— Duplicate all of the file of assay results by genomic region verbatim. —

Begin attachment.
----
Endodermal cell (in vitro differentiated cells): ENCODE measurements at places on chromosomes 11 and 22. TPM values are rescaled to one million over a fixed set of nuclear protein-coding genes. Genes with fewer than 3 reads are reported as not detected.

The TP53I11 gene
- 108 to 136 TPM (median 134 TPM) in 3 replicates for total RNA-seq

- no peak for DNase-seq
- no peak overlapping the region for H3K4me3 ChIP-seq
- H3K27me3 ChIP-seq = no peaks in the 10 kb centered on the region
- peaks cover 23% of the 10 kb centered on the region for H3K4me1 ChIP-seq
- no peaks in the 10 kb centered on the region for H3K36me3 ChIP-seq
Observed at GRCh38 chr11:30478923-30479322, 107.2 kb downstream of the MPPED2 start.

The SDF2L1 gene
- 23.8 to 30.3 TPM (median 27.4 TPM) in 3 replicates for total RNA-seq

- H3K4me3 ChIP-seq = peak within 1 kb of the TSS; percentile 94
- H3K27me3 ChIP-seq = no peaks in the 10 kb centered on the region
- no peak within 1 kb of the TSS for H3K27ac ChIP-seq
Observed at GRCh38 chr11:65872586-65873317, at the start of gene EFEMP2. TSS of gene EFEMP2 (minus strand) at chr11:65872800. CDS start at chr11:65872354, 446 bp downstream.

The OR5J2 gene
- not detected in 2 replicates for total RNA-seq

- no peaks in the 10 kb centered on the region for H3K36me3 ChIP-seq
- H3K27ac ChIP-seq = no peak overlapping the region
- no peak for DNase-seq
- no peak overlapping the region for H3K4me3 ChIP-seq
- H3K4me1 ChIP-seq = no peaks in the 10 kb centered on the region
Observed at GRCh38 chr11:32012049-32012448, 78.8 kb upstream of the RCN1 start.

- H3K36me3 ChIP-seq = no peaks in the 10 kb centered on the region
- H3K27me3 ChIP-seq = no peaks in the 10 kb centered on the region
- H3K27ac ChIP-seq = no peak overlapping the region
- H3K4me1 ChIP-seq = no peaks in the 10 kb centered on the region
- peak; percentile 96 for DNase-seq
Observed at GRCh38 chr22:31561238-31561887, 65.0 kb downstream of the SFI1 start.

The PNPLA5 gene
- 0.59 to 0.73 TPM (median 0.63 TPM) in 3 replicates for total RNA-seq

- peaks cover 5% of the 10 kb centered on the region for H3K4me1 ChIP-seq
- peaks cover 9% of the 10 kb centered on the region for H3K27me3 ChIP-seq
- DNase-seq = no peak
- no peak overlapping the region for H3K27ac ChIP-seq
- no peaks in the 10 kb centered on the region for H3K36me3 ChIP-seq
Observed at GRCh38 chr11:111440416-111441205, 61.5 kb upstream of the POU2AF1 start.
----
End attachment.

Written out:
Endodermal cell (in vitro differentiated cells): ENCODE measurements at places on chromosomes 11 and 22. TPM values are rescaled to one million over a fixed set of nuclear protein-coding genes. Genes with fewer than 3 reads are reported as not detected.

The TP53I11 gene
- 108 to 136 TPM (median 134 TPM) in 3 replicates for total RNA-seq

- no peak for DNase-seq
- no peak overlapping the region for H3K4me3 ChIP-seq
- H3K27me3 ChIP-seq = no peaks in the 10 kb centered on the region
- peaks cover 23% of the 10 kb centered on the region for H3K4me1 ChIP-seq
- no peaks in the 10 kb centered on the region for H3K36me3 ChIP-seq
Observed at GRCh38 chr11:30478923-30479322, 107.2 kb downstream of the MPPED2 start.

The SDF2L1 gene
- 23.8 to 30.3 TPM (median 27.4 TPM) in 3 replicates for total RNA-seq

- H3K4me3 ChIP-seq = peak within 1 kb of the TSS; percentile 94
- H3K27me3 ChIP-seq = no peaks in the 10 kb centered on the region
- no peak within 1 kb of the TSS for H3K27ac ChIP-seq
Observed at GRCh38 chr11:65872586-65873317, at the start of gene EFEMP2. TSS of gene EFEMP2 (minus strand) at chr11:65872800. CDS start at chr11:65872354, 446 bp downstream.

The OR5J2 gene
- not detected in 2 replicates for total RNA-seq

- no peaks in the 10 kb centered on the region for H3K36me3 ChIP-seq
- H3K27ac ChIP-seq = no peak overlapping the region
- no peak for DNase-seq
- no peak overlapping the region for H3K4me3 ChIP-seq
- H3K4me1 ChIP-seq = no peaks in the 10 kb centered on the region
Observed at GRCh38 chr11:32012049-32012448, 78.8 kb upstream of the RCN1 start.

- H3K36me3 ChIP-seq = no peaks in the 10 kb centered on the region
- H3K27me3 ChIP-seq = no peaks in the 10 kb centered on the region
- H3K27ac ChIP-seq = no peak overlapping the region
- H3K4me1 ChIP-seq = no peaks in the 10 kb centered on the region
- peak; percentile 96 for DNase-seq
Observed at GRCh38 chr22:31561238-31561887, 65.0 kb downstream of the SFI1 start.

The PNPLA5 gene
- 0.59 to 0.73 TPM (median 0.63 TPM) in 3 replicates for total RNA-seq

- peaks cover 5% of the 10 kb centered on the region for H3K4me1 ChIP-seq
- peaks cover 9% of the 10 kb centered on the region for H3K27me3 ChIP-seq
- DNase-seq = no peak
- no peak overlapping the region for H3K27ac ChIP-seq
- no peaks in the 10 kb centered on the region for H3K36me3 ChIP-seq
Observed at GRCh38 chr11:111440416-111441205, 61.5 kb upstream of the POU2AF1 start.